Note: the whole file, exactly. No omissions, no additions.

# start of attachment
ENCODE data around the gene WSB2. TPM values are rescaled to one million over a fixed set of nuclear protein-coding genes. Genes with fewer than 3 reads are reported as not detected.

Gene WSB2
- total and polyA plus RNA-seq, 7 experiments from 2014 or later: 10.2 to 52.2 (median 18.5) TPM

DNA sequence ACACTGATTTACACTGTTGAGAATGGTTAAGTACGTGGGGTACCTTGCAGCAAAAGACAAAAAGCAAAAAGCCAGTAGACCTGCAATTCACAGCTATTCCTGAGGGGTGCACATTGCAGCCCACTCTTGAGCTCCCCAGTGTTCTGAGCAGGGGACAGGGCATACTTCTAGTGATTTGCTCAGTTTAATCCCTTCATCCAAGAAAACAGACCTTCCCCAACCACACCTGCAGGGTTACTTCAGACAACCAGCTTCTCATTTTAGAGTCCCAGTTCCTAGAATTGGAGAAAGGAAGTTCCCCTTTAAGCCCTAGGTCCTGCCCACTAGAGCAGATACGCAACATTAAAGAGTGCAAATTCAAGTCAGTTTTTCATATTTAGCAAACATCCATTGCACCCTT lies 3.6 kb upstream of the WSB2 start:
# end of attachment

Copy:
ENCODE data around the gene WSB2. TPM values are rescaled to one million over a fixed set of nuclear protein-coding genes. Genes with fewer than 3 reads are reported as not detected.

Gene WSB2
- total and polyA plus RNA-seq, 7 experiments from 2014 or later: 10.2 to 52.2 (median 18.5) TPM

DNA sequence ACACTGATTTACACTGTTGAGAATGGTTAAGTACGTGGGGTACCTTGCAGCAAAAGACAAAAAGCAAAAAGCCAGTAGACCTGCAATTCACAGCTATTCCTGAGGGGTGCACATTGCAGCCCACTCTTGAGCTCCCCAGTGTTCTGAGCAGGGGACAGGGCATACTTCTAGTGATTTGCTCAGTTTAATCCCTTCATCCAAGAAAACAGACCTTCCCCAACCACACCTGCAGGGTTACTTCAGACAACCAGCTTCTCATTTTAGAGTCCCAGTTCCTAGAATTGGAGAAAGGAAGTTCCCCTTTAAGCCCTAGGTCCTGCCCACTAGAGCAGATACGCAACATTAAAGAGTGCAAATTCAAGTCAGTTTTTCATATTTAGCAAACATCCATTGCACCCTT lies 3.6 kb upstream of the WSB2 start: